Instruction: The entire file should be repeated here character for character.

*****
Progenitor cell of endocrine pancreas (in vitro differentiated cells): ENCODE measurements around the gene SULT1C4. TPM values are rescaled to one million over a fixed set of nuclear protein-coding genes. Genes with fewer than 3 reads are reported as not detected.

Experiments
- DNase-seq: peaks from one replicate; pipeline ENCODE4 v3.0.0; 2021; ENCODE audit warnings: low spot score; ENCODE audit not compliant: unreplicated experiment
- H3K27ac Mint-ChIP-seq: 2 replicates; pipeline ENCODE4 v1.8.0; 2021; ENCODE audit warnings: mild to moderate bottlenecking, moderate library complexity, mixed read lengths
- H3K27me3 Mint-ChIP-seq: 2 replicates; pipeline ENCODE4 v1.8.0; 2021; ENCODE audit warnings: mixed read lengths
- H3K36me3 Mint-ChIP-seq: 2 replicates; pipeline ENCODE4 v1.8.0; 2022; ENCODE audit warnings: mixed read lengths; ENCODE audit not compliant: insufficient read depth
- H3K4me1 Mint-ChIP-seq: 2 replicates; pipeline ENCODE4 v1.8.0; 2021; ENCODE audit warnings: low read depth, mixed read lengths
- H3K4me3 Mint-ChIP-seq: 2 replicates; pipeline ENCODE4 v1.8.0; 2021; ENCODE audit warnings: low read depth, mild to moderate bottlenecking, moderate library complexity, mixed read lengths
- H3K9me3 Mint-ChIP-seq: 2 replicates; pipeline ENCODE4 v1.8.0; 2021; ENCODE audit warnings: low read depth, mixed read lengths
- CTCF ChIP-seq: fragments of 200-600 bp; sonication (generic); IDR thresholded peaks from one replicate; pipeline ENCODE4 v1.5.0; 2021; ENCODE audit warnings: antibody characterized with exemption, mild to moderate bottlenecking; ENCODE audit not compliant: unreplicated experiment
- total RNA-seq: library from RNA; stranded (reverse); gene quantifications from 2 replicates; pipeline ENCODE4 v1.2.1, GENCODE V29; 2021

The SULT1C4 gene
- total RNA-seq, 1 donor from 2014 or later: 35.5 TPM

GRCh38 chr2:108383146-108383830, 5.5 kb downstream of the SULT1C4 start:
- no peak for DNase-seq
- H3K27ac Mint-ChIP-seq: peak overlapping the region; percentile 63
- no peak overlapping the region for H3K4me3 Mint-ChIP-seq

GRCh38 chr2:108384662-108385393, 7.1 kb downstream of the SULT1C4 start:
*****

Progenitor cell of endocrine pancreas (in vitro differentiated cells): ENCODE measurements around the gene SULT1C4. TPM values are rescaled to one million over a fixed set of nuclear protein-coding genes. Genes with fewer than 3 reads are reported as not detected.

Experiments
- DNase-seq: peaks from one replicate; pipeline ENCODE4 v3.0.0; 2021; ENCODE audit warnings: low spot score; ENCODE audit not compliant: unreplicated experiment
- H3K27ac Mint-ChIP-seq: 2 replicates; pipeline ENCODE4 v1.8.0; 2021; ENCODE audit warnings: mild to moderate bottlenecking, moderate library complexity, mixed read lengths
- H3K27me3 Mint-ChIP-seq: 2 replicates; pipeline ENCODE4 v1.8.0; 2021; ENCODE audit warnings: mixed read lengths
- H3K36me3 Mint-ChIP-seq: 2 replicates; pipeline ENCODE4 v1.8.0; 2022; ENCODE audit warnings: mixed read lengths; ENCODE audit not compliant: insufficient read depth
- H3K4me1 Mint-ChIP-seq: 2 replicates; pipeline ENCODE4 v1.8.0; 2021; ENCODE audit warnings: low read depth, mixed read lengths
- H3K4me3 Mint-ChIP-seq: 2 replicates; pipeline ENCODE4 v1.8.0; 2021; ENCODE audit warnings: low read depth, mild to moderate bottlenecking, moderate library complexity, mixed read lengths
- H3K9me3 Mint-ChIP-seq: 2 replicates; pipeline ENCODE4 v1.8.0; 2021; ENCODE audit warnings: low read depth, mixed read lengths
- CTCF ChIP-seq: fragments of 200-600 bp; sonication (generic); IDR thresholded peaks from one replicate; pipeline ENCODE4 v1.5.0; 2021; ENCODE audit warnings: antibody characterized with exemption, mild to moderate bottlenecking; ENCODE audit not compliant: unreplicated experiment
- total RNA-seq: library from RNA; stranded (reverse); gene quantifications from 2 replicates; pipeline ENCODE4 v1.2.1, GENCODE V29; 2021

The SULT1C4 gene
- total RNA-seq, 1 donor from 2014 or later: 35.5 TPM

GRCh38 chr2:108383146-108383830, 5.5 kb downstream of the SULT1C4 start:
- no peak for DNase-seq
- H3K27ac Mint-ChIP-seq: peak overlapping the region; percentile 63
- no peak overlapping the region for H3K4me3 Mint-ChIP-seq

GRCh38 chr2:108384662-108385393, 7.1 kb downstream of the SULT1C4 start: